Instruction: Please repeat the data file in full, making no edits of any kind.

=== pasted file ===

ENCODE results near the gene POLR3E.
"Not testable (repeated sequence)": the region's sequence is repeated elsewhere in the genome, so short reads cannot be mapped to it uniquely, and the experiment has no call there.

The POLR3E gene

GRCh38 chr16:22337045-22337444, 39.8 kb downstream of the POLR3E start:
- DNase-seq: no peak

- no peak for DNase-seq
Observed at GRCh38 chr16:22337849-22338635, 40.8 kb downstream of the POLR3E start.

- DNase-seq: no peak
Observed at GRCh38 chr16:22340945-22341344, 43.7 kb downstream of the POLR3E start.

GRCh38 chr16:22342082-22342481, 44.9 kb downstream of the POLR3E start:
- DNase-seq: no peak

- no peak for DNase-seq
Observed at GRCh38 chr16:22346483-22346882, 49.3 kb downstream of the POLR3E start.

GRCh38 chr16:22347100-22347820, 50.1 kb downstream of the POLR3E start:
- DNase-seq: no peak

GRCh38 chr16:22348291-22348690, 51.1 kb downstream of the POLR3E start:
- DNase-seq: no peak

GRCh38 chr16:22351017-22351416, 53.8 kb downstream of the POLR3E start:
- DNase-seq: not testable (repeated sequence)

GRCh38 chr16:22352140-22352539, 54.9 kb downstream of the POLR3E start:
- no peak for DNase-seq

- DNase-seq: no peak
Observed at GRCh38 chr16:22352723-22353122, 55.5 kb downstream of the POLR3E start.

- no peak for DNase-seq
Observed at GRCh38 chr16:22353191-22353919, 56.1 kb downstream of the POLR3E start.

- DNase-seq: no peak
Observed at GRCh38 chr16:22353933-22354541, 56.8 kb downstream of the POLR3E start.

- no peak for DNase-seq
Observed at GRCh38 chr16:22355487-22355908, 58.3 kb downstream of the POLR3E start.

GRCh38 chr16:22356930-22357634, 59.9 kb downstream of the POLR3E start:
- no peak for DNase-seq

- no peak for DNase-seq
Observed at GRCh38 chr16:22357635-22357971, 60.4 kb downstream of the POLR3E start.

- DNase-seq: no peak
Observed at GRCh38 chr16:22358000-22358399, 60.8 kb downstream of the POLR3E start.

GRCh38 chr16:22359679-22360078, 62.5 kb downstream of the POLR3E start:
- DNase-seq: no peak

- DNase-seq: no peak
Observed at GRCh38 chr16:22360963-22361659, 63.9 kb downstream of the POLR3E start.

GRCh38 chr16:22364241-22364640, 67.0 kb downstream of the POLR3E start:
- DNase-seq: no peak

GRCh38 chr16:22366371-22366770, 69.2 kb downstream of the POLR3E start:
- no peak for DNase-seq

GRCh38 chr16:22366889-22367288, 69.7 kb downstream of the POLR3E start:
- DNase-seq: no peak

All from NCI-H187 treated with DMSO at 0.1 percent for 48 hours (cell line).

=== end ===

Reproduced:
ENCODE results near the gene POLR3E.
"Not testable (repeated sequence)": the region's sequence is repeated elsewhere in the genome, so short reads cannot be mapped to it uniquely, and the experiment has no call there.

The POLR3E gene

GRCh38 chr16:22337045-22337444, 39.8 kb downstream of the POLR3E start:
- DNase-seq: no peak

- no peak for DNase-seq
Observed at GRCh38 chr16:22337849-22338635, 40.8 kb downstream of the POLR3E start.

- DNase-seq: no peak
Observed at GRCh38 chr16:22340945-22341344, 43.7 kb downstream of the POLR3E start.

GRCh38 chr16:22342082-22342481, 44.9 kb downstream of the POLR3E start:
- DNase-seq: no peak

- no peak for DNase-seq
Observed at GRCh38 chr16:22346483-22346882, 49.3 kb downstream of the POLR3E start.

GRCh38 chr16:22347100-22347820, 50.1 kb downstream of the POLR3E start:
- DNase-seq: no peak

GRCh38 chr16:22348291-22348690, 51.1 kb downstream of the POLR3E start:
- DNase-seq: no peak

GRCh38 chr16:22351017-22351416, 53.8 kb downstream of the POLR3E start:
- DNase-seq: not testable (repeated sequence)

GRCh38 chr16:22352140-22352539, 54.9 kb downstream of the POLR3E start:
- no peak for DNase-seq

- DNase-seq: no peak
Observed at GRCh38 chr16:22352723-22353122, 55.5 kb downstream of the POLR3E start.

- no peak for DNase-seq
Observed at GRCh38 chr16:22353191-22353919, 56.1 kb downstream of the POLR3E start.

- DNase-seq: no peak
Observed at GRCh38 chr16:22353933-22354541, 56.8 kb downstream of the POLR3E start.

- no peak for DNase-seq
Observed at GRCh38 chr16:22355487-22355908, 58.3 kb downstream of the POLR3E start.

GRCh38 chr16:22356930-22357634, 59.9 kb downstream of the POLR3E start:
- no peak for DNase-seq

- no peak for DNase-seq
Observed at GRCh38 chr16:22357635-22357971, 60.4 kb downstream of the POLR3E start.

- DNase-seq: no peak
Observed at GRCh38 chr16:22358000-22358399, 60.8 kb downstream of the POLR3E start.

GRCh38 chr16:22359679-22360078, 62.5 kb downstream of the POLR3E start:
- DNase-seq: no peak

- DNase-seq: no peak
Observed at GRCh38 chr16:22360963-22361659, 63.9 kb downstream of the POLR3E start.

GRCh38 chr16:22364241-22364640, 67.0 kb downstream of the POLR3E start:
- DNase-seq: no peak

GRCh38 chr16:22366371-22366770, 69.2 kb downstream of the POLR3E start:
- no peak for DNase-seq

GRCh38 chr16:22366889-22367288, 69.7 kb downstream of the POLR3E start:
- DNase-seq: no peak

All from NCI-H187 treated with DMSO at 0.1 percent for 48 hours (cell line).